The two Thunderbolt ports are versatile: they pass data through, so you can daisy chain up to six Pegasus R6 (or R4) drives together. Six Pegasus R6 arrays will give you about 60 TB of data storage, connected through one Thunderbolt port. You can also plug a mini-DisplayPort monitor into the Thunderbolt port on the back of the Pegasus R6, so you can use the drive and a monitor simultaneously with only one connection. This goes double for an iMac 27-inch with two Thunderbolt ports. Theoretically, you could have 12 Pegasus R6 drives and two 24- or 27-inch Cinema displays connected to your 27-inch iMac. That’s a total three screens and 121 TB of drive space for $28,273 before tax (including twelve $49 Thunderbolt cables and a 27-inch iMac). Unfortunately, the Apple Thunderbolt cable isn’t included with the Pegasus R6 or R4.

Promise Pegasus R6 Specifications

Type
External
System Type
Desktop
Promise Pegasus R6 Storage Capacity (as Tested)
12000 GB
Promise Pegasus R6 Rotation Speed
7200 rpm
Promise Pegasus R6 Ports
SATA, Thunderbolt

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The Pegasus R6 is set for RAID 5 out of the box, and that’s how we tested the drive. RAID 5 (striping and data parity) gives the user a lot of benefits: some speed, bulletproof data protection, and hot swap capability. (For more on the difference between RAID configurations, check out our primer on RAID, RAID Levels Explained. RAID 5 basically gives you one-drive failure protection: If one of the hard drives physically fails, the data parity files on the remaining drives allow you to keep working until you replace the bad drive. You can replace the bad drive while the unit is operating and rebuild the array on the fly, so there’s virtually no down time. The six-drive array gives you 10TB instead of the nominal 12TB as a result of the extra data parity files, but that’s still a good tradeoff. If you really need to get all the performance and drive space you can out of the Pegasus R6, you can set the RAID level to 0, but if any drive physically fails, you’ll lose all your data. (RAID 0, 6, and 10 are the available configurations).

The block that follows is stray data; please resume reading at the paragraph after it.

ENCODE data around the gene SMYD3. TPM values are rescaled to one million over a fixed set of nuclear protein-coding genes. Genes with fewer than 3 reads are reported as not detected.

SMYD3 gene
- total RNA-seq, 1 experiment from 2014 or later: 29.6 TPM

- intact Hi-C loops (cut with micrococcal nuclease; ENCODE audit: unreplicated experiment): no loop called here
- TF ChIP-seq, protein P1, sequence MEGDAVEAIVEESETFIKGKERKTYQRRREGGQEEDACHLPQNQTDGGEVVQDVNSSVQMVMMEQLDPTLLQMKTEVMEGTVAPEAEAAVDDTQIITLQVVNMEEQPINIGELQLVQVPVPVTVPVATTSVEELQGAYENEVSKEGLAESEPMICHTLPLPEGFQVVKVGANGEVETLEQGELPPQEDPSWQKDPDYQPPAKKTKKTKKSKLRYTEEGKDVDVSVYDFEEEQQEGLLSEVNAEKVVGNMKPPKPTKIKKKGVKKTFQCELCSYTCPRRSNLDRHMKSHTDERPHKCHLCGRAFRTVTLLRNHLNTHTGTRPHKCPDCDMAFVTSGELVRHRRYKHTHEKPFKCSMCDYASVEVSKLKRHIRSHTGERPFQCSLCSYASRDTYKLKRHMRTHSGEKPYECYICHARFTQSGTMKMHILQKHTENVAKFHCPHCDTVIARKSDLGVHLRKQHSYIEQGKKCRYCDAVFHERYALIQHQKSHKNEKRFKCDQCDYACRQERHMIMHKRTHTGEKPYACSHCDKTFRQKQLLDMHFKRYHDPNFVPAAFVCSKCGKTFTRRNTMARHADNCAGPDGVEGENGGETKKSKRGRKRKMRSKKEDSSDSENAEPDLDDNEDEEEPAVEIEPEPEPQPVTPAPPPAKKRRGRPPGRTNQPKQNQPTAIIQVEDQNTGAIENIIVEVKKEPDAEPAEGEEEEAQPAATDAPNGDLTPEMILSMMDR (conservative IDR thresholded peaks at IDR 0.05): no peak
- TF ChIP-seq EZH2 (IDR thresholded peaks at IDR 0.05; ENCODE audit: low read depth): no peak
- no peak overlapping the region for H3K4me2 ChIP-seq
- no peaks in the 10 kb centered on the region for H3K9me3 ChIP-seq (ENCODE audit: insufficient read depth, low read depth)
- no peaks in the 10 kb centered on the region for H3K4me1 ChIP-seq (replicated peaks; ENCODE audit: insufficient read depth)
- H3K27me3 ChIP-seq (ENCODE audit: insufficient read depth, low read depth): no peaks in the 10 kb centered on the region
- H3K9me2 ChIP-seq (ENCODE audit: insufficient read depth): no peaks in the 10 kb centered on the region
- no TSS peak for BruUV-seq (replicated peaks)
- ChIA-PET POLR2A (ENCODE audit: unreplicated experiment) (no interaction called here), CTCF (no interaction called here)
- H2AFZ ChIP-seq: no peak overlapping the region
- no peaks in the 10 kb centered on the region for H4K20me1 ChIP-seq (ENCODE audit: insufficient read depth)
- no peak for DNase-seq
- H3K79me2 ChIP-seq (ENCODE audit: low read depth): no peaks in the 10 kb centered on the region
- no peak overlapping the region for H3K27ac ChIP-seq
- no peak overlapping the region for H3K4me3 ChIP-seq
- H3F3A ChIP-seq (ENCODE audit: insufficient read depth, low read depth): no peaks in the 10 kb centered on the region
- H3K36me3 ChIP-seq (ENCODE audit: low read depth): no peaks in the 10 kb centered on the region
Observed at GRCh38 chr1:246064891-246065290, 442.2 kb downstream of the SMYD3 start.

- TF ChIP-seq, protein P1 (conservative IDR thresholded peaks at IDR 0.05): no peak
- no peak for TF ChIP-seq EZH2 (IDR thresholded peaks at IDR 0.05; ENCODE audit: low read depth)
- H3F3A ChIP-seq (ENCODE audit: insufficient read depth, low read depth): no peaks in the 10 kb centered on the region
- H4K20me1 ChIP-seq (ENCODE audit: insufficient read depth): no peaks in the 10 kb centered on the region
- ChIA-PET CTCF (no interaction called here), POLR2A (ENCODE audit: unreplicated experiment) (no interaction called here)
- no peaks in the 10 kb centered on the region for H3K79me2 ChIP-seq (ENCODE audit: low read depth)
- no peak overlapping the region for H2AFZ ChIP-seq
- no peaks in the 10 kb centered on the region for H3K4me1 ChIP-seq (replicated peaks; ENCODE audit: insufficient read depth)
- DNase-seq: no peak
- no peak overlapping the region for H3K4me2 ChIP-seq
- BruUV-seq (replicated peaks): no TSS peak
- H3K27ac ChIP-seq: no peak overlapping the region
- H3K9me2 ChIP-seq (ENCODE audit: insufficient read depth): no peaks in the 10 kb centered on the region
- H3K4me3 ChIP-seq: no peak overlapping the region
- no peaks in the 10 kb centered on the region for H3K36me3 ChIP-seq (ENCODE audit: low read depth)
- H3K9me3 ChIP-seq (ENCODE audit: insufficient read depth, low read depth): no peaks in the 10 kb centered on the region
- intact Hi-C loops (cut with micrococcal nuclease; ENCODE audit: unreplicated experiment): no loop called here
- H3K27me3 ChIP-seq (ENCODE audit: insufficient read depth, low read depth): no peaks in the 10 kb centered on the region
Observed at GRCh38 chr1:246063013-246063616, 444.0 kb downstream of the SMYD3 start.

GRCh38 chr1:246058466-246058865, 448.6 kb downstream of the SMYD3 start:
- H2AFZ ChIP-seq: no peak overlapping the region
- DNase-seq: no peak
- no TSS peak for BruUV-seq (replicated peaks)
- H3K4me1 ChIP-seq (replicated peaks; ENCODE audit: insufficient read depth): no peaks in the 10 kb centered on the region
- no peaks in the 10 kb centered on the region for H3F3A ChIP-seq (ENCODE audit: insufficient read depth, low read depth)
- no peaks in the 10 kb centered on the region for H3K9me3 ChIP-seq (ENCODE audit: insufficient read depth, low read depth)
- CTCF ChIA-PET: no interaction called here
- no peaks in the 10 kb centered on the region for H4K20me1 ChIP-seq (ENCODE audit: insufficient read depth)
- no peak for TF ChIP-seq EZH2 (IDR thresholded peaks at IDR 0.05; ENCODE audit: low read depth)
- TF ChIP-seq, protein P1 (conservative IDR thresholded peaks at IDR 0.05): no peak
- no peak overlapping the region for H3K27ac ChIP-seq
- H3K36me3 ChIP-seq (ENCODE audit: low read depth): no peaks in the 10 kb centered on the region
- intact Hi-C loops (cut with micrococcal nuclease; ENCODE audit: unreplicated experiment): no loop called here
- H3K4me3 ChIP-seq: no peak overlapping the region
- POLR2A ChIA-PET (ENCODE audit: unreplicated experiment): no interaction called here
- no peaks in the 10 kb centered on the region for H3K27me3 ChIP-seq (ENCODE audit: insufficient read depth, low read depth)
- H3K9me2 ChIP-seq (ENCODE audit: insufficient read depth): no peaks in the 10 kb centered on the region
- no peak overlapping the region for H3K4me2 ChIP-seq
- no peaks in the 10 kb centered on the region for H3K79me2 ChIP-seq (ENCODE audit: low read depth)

The Pegasus R6 comes with only one piece of software on board: a controller program that can monitor the health of the RAID array and reconfigure it based on your needs. As with all RAID devices, I’d recommend backing up your data elsewhere before changing RAID configs, as the process usually entails formatting the drive. The drive is formatted HFS+, the Mac OS X native format, and as such it can be used as a Time Machine backup drive out of the box, though that would make it a very expensive 12TB backup drive. Most users will likely use the drive as a project work drive for high-end tasks: using programs like Photoshop, Premiere Pro, or Final Cut Pro/ Pro X. You could theoretically house a massive database or Website on the drive as well, but there aren’t any servers or workstations with Thunderbolt, at least until Apple updates the Mac Pro with a Thunderbolt port. The drive is not Windows compatible at this time. There are no shipping Windows PCs with the mini-DisplayPort shaped Thunderbolt port, and there are no Windows drivers for the R6 on Windows, even in Boot Camp.

Promise Pegasus R6 Performance